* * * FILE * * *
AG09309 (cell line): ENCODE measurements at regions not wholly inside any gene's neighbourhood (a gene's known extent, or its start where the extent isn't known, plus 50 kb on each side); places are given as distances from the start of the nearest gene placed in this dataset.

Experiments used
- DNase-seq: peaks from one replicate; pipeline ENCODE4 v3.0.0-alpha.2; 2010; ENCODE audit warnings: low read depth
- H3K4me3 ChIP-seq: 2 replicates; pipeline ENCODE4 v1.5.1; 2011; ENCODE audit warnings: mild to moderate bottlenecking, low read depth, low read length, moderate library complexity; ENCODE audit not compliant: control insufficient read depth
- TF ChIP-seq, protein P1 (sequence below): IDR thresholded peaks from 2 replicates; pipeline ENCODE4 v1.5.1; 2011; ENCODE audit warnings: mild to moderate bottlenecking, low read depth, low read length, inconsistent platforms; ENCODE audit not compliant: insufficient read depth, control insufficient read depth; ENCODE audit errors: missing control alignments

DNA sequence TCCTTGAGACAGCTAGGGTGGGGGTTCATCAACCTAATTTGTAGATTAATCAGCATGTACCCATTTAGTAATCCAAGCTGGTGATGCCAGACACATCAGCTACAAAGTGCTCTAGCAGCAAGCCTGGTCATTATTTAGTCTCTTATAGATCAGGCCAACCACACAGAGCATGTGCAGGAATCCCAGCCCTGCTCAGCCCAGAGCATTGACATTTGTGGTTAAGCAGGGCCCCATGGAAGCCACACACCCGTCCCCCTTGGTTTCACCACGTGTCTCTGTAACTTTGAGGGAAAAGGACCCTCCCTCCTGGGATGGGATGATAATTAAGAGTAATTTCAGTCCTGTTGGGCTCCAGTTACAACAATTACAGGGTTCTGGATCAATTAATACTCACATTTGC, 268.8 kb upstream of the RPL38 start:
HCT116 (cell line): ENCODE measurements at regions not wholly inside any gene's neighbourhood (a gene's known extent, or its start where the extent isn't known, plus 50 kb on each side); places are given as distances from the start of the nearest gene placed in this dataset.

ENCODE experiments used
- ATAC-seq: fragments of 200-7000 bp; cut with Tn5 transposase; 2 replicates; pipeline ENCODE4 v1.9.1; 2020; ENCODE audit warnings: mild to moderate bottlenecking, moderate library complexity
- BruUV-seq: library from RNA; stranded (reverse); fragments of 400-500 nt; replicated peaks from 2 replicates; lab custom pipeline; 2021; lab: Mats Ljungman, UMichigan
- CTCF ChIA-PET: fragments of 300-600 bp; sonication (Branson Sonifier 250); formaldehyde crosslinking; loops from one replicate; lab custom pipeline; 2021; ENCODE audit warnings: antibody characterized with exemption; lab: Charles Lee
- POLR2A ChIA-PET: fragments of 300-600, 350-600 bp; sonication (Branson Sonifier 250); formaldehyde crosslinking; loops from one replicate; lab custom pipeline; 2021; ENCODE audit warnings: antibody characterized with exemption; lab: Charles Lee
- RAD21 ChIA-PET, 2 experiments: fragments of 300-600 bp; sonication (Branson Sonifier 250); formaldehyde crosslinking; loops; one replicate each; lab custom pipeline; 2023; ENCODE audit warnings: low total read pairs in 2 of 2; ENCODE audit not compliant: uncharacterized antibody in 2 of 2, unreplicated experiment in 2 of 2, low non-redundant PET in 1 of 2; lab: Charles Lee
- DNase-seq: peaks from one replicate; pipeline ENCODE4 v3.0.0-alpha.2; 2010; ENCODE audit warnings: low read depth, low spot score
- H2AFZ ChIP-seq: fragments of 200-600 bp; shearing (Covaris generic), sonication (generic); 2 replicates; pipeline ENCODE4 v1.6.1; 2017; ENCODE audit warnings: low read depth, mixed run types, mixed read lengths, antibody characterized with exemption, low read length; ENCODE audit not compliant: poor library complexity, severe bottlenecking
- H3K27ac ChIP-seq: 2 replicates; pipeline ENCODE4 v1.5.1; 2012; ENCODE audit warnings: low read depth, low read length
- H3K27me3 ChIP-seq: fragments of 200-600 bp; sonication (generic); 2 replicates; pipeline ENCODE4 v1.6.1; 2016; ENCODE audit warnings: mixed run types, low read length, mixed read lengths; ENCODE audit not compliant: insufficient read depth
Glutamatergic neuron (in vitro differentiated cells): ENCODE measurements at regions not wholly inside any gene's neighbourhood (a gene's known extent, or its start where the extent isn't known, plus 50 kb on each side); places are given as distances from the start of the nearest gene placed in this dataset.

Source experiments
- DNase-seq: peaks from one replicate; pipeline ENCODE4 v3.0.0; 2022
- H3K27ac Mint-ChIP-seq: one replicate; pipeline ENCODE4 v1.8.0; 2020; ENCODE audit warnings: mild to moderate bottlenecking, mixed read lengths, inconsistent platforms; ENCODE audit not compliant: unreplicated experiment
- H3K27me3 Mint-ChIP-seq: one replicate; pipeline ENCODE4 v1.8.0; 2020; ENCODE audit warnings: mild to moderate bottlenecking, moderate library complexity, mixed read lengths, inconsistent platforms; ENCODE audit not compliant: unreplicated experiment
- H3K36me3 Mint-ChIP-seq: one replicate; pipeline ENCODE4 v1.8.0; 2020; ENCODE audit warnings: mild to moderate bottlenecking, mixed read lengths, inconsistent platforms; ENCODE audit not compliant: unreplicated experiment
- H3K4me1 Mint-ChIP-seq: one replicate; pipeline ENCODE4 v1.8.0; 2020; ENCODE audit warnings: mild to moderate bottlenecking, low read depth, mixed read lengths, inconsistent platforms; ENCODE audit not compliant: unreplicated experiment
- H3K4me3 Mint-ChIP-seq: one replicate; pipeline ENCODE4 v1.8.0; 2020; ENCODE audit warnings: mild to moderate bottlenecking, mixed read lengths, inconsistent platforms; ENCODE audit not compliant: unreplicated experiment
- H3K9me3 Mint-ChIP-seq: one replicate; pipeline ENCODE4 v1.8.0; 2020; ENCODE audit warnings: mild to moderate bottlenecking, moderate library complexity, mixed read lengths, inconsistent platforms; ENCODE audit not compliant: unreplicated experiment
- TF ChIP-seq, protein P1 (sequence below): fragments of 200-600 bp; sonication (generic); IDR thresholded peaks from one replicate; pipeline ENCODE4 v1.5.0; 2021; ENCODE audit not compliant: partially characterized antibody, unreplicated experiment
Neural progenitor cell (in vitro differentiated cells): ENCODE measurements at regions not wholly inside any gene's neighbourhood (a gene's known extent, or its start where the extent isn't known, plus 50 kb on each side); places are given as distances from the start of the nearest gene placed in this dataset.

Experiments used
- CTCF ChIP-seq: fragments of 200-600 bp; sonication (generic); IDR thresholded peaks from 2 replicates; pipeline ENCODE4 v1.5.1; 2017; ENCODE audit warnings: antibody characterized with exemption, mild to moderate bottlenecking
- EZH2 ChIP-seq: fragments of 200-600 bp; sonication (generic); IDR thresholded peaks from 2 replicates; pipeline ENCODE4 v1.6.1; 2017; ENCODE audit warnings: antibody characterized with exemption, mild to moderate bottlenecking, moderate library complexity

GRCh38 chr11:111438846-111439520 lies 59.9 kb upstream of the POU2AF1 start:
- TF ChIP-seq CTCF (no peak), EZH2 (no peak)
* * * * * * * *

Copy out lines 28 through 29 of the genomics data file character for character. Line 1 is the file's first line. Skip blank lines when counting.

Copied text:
Neural progenitor cell (in vitro differentiated cells): ENCODE measurements at regions not wholly inside any gene's neighbourhood (a gene's known extent, or its start where the extent isn't known, plus 50 kb on each side); places are given as distances from the start of the nearest gene placed in this dataset.

Experiments used